The Northwest Immigration and Customs Enforcement (ICE) Processing Center in Tacoma, Washington, is the only for-profit detention center in the state and one of the largest immigrant detention centers in the Western U.S. Also known as the Northwest Detention Center, its documented history of human rights violations includes withholding medical care and excessive use of solitary confinement. On March 7, Charles Leo Daniel, an immigrant from Trinidad and Tobago with a history of mental illness, committed suicide there after spending more than three years in solitary confinement. Since then, multiple detainees have attempted suicide, and more than 200 others went on a hunger strike in solidarity.

The Northwest Detention Center is not unique: There are nearly 40,000 people in more than 200 immigrant jails and detention centers in the United States, and many of them have a record of neglect and abuse.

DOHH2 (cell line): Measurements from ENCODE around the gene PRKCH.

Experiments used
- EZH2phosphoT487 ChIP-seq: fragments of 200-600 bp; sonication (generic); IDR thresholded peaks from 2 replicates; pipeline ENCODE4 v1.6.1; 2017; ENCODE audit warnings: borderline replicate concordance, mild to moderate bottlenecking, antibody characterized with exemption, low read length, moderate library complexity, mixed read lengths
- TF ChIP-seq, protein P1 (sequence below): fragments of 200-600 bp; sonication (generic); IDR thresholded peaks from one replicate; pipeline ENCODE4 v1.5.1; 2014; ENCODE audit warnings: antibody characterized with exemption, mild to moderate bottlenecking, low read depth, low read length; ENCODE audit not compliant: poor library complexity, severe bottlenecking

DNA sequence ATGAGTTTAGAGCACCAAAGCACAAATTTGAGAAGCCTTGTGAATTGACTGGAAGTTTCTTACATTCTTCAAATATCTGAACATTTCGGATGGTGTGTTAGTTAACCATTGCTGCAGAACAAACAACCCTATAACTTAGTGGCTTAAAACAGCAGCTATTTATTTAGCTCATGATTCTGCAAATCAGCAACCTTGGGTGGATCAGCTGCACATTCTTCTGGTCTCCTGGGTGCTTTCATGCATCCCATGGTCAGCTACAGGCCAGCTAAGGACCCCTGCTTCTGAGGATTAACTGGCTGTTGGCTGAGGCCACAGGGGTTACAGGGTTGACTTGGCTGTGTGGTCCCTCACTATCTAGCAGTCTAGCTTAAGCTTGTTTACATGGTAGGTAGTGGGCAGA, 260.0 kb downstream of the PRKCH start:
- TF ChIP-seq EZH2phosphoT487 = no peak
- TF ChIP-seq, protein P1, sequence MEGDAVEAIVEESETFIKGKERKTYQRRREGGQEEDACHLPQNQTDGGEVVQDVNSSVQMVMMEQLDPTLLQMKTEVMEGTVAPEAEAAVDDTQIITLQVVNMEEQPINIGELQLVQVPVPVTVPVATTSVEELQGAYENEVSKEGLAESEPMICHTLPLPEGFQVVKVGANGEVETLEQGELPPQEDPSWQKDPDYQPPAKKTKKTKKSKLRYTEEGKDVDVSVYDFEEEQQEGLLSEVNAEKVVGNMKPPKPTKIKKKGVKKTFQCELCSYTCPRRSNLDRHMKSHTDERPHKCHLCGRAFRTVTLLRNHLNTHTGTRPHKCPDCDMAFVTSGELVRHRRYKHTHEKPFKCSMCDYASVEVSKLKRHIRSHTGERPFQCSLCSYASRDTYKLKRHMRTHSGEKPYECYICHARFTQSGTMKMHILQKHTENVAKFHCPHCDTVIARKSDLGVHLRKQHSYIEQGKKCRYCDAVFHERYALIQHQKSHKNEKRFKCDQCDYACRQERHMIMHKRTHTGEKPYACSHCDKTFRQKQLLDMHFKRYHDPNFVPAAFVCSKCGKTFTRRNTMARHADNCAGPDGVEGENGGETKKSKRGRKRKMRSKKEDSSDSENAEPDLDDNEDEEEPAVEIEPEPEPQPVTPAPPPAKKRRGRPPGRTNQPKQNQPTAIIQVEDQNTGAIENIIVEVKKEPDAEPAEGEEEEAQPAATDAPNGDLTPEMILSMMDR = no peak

For the past 10 years, La Resistencia Northwest, a grassroots activist group, has organized alongside detainees to protest conditions at the center, demanding medical care, clean clothes, and adequate and unspoiled food. Ultimately, the group hopes to shut down the center and end deportations. La Resistencia has set up a protest camp there to demand a prompt independent investigation into Daniel’s death.

High Country News interviewed two members of La Resistencia’s leadership team about what motivates them to keep advocating for those detained.

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